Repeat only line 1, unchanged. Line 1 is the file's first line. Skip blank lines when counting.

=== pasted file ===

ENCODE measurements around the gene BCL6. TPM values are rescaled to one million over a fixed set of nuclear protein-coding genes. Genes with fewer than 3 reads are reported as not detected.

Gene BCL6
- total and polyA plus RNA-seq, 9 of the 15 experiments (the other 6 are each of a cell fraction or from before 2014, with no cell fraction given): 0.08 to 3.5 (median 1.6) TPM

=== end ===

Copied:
ENCODE measurements around the gene BCL6. TPM values are rescaled to one million over a fixed set of nuclear protein-coding genes. Genes with fewer than 3 reads are reported as not detected.